• OSG User School 2017 (11/29/2017) - The OSG User School 2017 was held at the University of Wisconsin–Madison on July 17–21. There were 56 participants, including mostly graduate students, post-doctoral researchers, a few advanced undergraduates, several faculty, and some research staff from research institutions in the United States (and one each from England and Spain). The range of scholarly domains was […]
  • OSG integrating global computing to support detection of colliding neutron stars by LIGO, VIRGO, and DECam (11/7/2017) - On October 16th, scientists at the LIGO and Virgo scientific collaborations announced the detection of gravitational waves from the collision of two neutron stars that occurred 130 million years ago. This collision has also been observed with light emitted across the entire electromagnetic spectrum. LIGO’s two detectors, located in Hanford, Washington, and Livingston, Louisiana, first detected […]
  • LIGO Collaborators win 2017 Nobel Prize in Physics (10/5/2017) - On October 1, 2017, Rainer Weiss, Barry Barish, and Kip Thorne were awarded the Nobel Prize in Physics “for decisive contributions to the LIGO detector and the observation of gravitational waves.” LIGO confirmed the first direct observation of gravitational waves on September 14, 2015. Both LIGO detectors, one in Hanford, Washington, and one in Livingston, […]
  • Astronomy archives are creating new science every day (8/29/2017) - Accumulated data sets from past and current astronomy research are not dead. Researchers are still doing new science with old data and still making new discoveries. Steve Groom serves as task manager for the NASA/IPAC Infrared Science Archive (IRSA), part of the Infrared Processing and Analysis Center (IPAC) located on the campus of the California […]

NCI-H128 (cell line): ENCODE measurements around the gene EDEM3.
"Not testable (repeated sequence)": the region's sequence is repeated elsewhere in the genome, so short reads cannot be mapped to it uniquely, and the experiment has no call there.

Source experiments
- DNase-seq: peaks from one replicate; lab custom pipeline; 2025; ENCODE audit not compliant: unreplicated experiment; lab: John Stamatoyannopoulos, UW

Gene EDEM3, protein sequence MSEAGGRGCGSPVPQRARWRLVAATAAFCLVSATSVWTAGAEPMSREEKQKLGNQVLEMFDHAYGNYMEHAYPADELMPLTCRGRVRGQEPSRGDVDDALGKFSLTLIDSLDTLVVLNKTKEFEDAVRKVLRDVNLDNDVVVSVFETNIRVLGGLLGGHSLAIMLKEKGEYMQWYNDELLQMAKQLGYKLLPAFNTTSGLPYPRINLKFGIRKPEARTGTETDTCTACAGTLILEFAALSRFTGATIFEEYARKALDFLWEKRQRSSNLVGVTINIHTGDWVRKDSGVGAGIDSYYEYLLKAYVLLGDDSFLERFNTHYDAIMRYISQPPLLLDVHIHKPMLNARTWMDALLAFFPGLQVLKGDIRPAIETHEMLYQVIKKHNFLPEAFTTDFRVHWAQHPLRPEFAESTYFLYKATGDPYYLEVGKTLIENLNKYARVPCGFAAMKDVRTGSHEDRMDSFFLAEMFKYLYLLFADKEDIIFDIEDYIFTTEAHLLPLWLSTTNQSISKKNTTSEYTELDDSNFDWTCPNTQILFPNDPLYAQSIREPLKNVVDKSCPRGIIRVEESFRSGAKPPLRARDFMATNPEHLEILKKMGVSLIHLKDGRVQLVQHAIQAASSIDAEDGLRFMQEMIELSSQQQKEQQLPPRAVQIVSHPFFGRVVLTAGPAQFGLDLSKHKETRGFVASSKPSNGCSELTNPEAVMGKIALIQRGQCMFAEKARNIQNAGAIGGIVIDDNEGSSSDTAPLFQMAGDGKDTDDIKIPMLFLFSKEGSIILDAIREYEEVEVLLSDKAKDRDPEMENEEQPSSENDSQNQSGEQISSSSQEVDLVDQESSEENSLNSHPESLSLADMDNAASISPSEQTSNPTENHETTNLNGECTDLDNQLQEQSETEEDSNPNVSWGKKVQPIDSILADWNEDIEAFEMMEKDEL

• Machine learning insights into molecular science using the Open Science Grid (6/29/2017) - Computation has extended what researchers can investigate in chemistry, biology, and material science. Studying complex systems like proteins or nanocomposites can use similar techniques for common challenges. For example, computational power is expanding the horizons of protein research and opening up vast new possibilities for drug discovery and disease treatment. Olexandr Isayev is an assistant […]
  • VERITAS and Open Science Grid explore extreme window into the universe (6/2/2017) - Understanding the universe has always fascinated mankind. The VERITAS Cherenkov telescope array unravels its secrets by detecting very-high-energy gamma rays from astrophysics sources. Gamma-ray astronomy studies the most energetic form of electromagnetic radiation, with photon energies in the GeV – TeV range (gigaelectronvolt to teraelectronvolt). The Very Energetic Radiation Imaging Telescope Array System (VERITAS) uses […]
  • For neuroscientist Chris Cox, the OSG helps process mountains of data (2/20/2017) - Whether exploring how the brain is fooled by fake news or explaining the decline of knowledge in dementia, cognitive neuroscientists like Chris Cox are relying more on high-throughput computing resources like the Open Science Grid (OSG) to understand how the brain makes sense of information.   Cognitive neuroscientist Chris Cox recently defended his dissertation at […]
  • Free Supercomputing for Research: Scott Cole introduces you to OSG (2/10/2017) - Scott Cole, a neuroscience PhD student at University of California San Diego, wrote an article which appeared in PythonWeekly that details how to get up and running on Open Science Grid.  “I was starting to run into computational limitations in my neuroscience research, but I didn’t have any experience speeding up my work with something […]